So my Video Game exhibit at the Surrey Museum has been a pretty good success. Here's a summary of some of the news reports that mentioned it. I'll include a summary in case of link-rot.
News 1130, Nov. 21: 'Best and worst video games of all time on display in Surrey
Including the infamous "ET for Atari"', by Jesse Johnston. Based on a phone interview with me, mentions the "early days" playday on November 27, 2010, with a special emphasis on E.T.: the Extra-terrestrial for the Atari 2600.
We did indeed play it, and it was indeed amazingly frustrating.
The Georgia Straight had an article and a sidebar (both by Blaine Kyllo, based on a long and entertaining phone interview) in their July 5, 2010 edition, marking the start of the exhibit, and discussing the special events, including the cancelled "violence in video games" talk.
CBC Radio's On The Coast with Stephen Quinn interviewed me live [flash-based audio player] on Friday, November 26, 2010. This was set up via pre-interview with producer Matthew Lazin-Ryder, and I got to sit in CBC Vancouver's studio, across the desk from Stephen, and I forgot his name entire as soon as the interview started.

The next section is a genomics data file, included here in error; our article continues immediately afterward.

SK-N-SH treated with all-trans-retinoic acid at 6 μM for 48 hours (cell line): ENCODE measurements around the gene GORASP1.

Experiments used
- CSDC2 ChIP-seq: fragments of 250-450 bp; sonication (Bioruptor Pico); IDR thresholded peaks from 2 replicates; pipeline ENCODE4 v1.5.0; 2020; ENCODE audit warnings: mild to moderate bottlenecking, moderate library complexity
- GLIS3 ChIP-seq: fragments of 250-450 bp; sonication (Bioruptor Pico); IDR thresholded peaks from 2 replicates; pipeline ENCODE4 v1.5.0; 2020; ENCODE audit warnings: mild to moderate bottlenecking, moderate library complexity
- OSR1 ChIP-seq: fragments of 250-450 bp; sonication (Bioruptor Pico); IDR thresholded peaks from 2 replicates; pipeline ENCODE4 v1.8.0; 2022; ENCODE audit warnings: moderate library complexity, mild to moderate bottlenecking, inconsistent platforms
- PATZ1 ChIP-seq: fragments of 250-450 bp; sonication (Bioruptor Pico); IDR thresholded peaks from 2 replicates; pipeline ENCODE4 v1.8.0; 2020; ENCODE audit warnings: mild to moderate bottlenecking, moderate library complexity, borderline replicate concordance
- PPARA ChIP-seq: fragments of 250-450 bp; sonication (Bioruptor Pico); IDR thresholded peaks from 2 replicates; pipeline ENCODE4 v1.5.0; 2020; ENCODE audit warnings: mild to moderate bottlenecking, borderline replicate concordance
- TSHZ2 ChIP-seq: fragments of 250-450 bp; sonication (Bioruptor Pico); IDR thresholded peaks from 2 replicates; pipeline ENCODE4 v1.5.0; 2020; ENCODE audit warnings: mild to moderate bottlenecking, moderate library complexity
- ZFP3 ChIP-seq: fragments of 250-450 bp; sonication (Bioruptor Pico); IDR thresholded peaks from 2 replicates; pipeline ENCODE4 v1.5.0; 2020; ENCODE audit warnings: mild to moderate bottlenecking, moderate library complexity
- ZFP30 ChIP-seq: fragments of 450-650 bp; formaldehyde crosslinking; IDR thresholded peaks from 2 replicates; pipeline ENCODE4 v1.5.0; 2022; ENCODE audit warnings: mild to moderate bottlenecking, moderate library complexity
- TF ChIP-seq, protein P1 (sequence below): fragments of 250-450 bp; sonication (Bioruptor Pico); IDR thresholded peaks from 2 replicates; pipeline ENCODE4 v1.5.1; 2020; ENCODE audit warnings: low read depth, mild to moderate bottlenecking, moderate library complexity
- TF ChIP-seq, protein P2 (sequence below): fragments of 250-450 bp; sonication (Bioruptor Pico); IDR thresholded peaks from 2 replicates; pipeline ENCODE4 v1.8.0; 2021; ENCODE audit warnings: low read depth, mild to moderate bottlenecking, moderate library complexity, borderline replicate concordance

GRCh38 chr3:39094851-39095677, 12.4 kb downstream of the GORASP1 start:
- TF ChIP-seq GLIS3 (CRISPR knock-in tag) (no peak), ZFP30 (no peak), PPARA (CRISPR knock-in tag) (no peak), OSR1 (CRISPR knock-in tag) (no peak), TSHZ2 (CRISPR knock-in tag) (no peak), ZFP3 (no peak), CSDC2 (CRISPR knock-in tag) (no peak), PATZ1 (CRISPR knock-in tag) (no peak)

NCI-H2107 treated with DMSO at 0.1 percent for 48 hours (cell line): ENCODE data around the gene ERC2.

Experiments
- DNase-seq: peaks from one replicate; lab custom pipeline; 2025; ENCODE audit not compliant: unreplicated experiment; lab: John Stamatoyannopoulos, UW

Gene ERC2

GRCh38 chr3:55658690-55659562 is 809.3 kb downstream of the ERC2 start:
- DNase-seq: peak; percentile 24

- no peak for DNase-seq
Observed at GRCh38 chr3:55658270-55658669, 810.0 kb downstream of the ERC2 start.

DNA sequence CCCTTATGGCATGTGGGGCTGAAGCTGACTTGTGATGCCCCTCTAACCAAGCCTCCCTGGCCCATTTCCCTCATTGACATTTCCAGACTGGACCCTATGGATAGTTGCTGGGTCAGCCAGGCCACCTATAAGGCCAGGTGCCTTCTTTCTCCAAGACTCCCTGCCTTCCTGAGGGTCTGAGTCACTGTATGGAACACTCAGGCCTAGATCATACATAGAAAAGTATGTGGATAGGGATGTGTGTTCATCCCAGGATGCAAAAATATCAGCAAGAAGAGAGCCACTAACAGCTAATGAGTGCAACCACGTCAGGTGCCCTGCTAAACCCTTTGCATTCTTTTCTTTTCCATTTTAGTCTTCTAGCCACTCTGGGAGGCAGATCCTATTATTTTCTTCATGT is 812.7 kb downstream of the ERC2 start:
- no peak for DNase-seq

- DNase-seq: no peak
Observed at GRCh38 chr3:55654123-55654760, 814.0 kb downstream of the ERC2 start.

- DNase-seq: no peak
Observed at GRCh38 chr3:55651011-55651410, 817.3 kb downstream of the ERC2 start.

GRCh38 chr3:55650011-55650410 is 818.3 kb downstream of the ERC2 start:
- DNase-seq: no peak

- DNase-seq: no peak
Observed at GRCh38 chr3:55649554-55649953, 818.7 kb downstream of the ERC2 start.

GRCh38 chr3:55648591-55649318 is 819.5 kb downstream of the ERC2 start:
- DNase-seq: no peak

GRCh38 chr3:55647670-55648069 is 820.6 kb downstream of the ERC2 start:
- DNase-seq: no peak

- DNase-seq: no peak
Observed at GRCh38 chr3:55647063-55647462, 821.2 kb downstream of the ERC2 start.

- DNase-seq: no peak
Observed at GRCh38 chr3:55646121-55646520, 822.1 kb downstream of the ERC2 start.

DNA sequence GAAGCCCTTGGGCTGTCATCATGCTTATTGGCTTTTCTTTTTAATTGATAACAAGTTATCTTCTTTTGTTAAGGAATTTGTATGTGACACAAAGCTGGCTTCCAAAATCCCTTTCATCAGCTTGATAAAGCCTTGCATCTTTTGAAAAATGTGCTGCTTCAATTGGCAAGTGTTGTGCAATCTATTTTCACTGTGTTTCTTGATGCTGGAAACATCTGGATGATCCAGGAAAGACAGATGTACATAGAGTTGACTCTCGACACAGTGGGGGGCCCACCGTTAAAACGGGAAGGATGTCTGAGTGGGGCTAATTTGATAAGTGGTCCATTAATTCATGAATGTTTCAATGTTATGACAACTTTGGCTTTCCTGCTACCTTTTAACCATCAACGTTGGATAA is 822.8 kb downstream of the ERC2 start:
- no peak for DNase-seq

Topic was largely the start of video games, a bit on the nature of "Computer Space" and its failure, early controversies surrounding violence in video games ("Death Race"), and my favorite 2600 game (I said Space Invaders, for raw playtime, but it's really Warlords I have a deep and abiding relationship with, mainly because I love multiplayer games that are good at parties).
The exhibit started in early July, right after the Canada Day weekend, and will wrap when the museum closes in mid-December, probably December 17, 2010. The playdays were especially fun, and got more popular each time.
If, perchance, you're a museum wondering how to get in on this action, contact me. We can do an exhibit for you.